OPINION — It’s long ago enough now, that the Halloween celebrations of my youth have melded into one autumn-infused memory: It’s twilight, and the streets are hushed save for the scrape of dry leaves on cement. My siblings and I stretch costumes over our winter coats and the anticipation of candy has us giddy. Outside, the evening smells of campfires and candles and the innards of freshly carved pumpkins. We scurry down our front steps to join the other neighborhood children as the streetlights click on.
By the time we run up to the first house screeching “TRICK OR TREAT!” the long shadows have turned into the dark blanket of night. We feel powerful and wild; we are ourselves, but also not. The world as we usually know it has temporarily been suspended and all the usual stoops and porches are a little spooky and unfamiliar.
For an hour or two we scuffle and run, jostling each other at each new doorway, cloth sacks outstretched, while parents gather at the curbs, chatting. Later, we return home and sort our booty, best to worst, keeping close count of each category: Mini candy bars, candy in miniature boxes, candy in wrappers, gum, and then the outliers — the weird off brand stuff — which gets shuffled to the side to be consumed after we’ve eaten our way through all the “good” candy.
I’ve written before about how Halloween in the country is a different affair than the Halloweens I remember. My kids will never tumble out our door and down the street to run with a pack of friends from house to house. The closest house is a mile away after all. The next closest, another mile. Instead, we will drive into town for a ‘trunk-or-treat’ celebration, and line our vehicle up next to the other pickups and cars along Main Street. Once there, the kids will still run wild, just as they did in my day, even if it is only up and down a few small town blocks.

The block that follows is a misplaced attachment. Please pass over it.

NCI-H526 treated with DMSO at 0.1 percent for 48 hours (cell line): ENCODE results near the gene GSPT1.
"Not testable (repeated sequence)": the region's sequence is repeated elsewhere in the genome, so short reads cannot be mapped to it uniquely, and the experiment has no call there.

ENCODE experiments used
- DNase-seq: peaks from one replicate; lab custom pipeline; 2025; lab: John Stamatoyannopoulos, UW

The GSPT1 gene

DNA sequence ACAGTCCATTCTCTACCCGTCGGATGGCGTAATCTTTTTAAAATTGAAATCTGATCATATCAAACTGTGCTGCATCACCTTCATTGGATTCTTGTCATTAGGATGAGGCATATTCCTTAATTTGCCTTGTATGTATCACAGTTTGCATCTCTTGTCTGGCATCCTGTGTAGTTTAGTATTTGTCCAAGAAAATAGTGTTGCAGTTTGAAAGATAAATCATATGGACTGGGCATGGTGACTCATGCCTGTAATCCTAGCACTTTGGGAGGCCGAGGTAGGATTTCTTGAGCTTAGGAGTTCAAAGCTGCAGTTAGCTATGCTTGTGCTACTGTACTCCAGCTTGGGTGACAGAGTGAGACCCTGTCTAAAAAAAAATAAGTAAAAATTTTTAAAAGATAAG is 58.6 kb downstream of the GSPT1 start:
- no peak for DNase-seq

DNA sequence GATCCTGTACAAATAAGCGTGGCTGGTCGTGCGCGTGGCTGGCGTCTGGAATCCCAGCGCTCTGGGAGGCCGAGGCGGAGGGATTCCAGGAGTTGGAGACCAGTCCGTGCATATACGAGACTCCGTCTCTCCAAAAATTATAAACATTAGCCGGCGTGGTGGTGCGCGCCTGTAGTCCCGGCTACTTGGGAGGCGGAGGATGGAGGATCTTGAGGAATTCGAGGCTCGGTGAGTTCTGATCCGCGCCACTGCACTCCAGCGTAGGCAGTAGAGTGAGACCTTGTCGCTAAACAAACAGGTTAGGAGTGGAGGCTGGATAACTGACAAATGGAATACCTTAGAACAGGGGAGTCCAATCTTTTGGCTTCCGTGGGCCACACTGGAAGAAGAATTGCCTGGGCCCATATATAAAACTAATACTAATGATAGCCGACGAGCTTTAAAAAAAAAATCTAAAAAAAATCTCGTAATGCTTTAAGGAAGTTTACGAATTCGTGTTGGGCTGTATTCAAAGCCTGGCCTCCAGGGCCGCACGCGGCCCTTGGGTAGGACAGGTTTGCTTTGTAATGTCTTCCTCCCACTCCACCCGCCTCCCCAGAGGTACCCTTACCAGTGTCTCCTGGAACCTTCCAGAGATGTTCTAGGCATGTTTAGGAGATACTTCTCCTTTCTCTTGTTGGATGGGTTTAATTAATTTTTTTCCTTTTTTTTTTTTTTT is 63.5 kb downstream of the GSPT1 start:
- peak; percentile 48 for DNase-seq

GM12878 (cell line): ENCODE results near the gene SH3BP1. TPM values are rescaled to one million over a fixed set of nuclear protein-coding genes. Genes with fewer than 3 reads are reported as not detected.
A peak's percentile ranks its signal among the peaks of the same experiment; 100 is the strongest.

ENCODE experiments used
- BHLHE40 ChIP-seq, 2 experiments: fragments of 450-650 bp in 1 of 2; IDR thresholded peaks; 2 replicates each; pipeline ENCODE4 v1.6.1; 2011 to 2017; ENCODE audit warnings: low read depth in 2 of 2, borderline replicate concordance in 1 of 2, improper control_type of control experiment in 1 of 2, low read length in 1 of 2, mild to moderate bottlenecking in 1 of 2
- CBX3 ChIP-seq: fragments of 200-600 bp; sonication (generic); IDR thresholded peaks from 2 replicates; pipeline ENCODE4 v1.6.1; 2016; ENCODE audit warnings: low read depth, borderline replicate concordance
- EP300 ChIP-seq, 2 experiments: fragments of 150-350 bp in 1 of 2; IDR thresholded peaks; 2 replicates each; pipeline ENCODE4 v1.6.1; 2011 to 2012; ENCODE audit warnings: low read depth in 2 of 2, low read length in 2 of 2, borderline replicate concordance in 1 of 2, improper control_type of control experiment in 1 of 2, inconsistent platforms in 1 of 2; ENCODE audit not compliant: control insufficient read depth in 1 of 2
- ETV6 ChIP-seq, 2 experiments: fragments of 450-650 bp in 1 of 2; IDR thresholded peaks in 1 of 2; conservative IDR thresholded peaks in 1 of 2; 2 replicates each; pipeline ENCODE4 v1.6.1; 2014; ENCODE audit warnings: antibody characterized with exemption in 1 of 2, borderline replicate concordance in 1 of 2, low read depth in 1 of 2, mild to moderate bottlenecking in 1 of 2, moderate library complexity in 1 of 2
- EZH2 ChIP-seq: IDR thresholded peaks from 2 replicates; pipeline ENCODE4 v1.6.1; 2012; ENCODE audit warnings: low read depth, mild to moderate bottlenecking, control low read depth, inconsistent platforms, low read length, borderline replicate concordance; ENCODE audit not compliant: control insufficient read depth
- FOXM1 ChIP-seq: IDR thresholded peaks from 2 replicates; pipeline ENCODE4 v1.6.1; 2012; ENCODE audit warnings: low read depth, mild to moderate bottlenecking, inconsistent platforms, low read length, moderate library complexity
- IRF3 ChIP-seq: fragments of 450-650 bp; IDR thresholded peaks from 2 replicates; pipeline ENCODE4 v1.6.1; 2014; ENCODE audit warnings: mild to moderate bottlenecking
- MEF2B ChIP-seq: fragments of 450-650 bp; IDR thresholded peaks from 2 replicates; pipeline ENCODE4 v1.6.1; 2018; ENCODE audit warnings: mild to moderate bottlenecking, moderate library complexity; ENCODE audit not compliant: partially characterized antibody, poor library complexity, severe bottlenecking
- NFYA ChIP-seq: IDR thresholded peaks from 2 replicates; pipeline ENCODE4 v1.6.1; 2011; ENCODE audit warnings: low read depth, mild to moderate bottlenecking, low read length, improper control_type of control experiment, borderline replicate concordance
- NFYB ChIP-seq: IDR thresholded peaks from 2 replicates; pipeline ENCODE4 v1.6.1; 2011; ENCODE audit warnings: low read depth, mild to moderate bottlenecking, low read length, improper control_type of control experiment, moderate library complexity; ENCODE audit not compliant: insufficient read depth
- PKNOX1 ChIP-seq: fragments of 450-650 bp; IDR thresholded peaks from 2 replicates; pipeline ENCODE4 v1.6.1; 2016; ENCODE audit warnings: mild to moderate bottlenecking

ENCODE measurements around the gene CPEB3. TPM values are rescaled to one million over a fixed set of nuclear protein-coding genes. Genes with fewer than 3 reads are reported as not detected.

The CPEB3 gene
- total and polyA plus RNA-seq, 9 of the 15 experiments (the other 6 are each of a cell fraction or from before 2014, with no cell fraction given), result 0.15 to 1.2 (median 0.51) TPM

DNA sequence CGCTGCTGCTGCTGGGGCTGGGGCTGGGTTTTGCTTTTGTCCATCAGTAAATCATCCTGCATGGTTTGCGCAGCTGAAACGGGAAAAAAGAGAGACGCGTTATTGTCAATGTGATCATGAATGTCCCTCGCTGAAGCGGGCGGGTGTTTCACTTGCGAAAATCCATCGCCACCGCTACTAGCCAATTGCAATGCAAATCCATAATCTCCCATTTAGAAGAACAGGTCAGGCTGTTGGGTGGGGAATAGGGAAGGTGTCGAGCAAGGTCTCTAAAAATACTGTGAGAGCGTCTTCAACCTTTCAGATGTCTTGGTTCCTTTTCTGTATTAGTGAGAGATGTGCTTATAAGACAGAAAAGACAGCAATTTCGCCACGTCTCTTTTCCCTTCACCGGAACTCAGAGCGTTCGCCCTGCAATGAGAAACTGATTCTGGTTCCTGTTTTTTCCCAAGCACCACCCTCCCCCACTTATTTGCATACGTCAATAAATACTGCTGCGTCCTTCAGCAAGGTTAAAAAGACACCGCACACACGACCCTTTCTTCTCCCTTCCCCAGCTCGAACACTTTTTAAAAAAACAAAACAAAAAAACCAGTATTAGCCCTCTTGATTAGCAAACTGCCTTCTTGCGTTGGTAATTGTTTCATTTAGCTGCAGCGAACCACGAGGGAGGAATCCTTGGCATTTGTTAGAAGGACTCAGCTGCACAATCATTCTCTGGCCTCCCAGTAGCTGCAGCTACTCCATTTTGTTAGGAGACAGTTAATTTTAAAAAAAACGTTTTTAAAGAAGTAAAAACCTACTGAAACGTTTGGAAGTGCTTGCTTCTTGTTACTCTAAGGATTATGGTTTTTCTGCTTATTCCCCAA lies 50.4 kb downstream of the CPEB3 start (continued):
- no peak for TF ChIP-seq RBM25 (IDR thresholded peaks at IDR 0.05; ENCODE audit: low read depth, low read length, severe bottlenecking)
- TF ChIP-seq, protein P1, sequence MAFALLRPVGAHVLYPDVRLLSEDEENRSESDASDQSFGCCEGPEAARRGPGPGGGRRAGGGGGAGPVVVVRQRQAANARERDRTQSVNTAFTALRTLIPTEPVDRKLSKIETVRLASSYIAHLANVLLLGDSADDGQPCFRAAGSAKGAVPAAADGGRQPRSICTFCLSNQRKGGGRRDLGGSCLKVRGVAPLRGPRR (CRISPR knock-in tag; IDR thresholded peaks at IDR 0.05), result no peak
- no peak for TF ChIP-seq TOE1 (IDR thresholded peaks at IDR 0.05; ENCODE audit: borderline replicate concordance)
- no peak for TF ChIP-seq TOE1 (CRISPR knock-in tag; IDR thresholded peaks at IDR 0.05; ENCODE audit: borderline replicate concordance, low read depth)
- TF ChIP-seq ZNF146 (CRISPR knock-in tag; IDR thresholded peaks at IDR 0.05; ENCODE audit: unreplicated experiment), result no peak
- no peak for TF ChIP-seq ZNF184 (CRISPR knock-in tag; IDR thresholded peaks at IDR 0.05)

Meanwhile, this week is all about the preparations for the big event. Unlike years’ past, my son is old enough to know his desires and be more decisive now, so his costume is nearly done and ready to go. His sister, on the other hand, still changes her mind as often as she changes her moods — which is to say very often. And she is frustrated when what she imagines doesn’t instantaneously materialize.
Then there is the concern of outerwear. This past weekend, when I told her we really needed to start working on her costume, she was absolutely certain she wanted to be a pirate queen, but was equally certain that pirate queens have short sleeves and do not wear coats or sweaters, and no, never cloaks.
“What do you think pirate queens do in the winter?” I asked her, and the look she gave me in return would have put fear into the heart of even the roughest, toughest pirate, making it clear that while she may not have the wardrobe to be queen, she certainly has the temperament for the job.
Unfortunately for both of us, the weather forecast for Halloween predicts we will have either a very crabby pirate queen or a very chilly one come next weekend. I remember having the same feelings as a child. I loved the idea of being able to slip into another identity, if only for an evening, and anything that disturbed the authenticity (like putting on my regular winter coat over top of my outfit — the horrors!) seemed like a devastation.
Now, I’m the one breaking my kid’s heart by insisting that she’ll still look like a pirate queen with a coat. I’ll be the parent waiting by the sidewalk while the tiny creatures of the night haunt the streets. And, if I’m anything like my own mother, I will be the one who sneaks mini-candy bars from the sacks after bedtime, leaving my children to wonder why their tallies are off. Time carries us forever forward, always a new destination, or perhaps simply a new way to appreciate a place we’ve been before.
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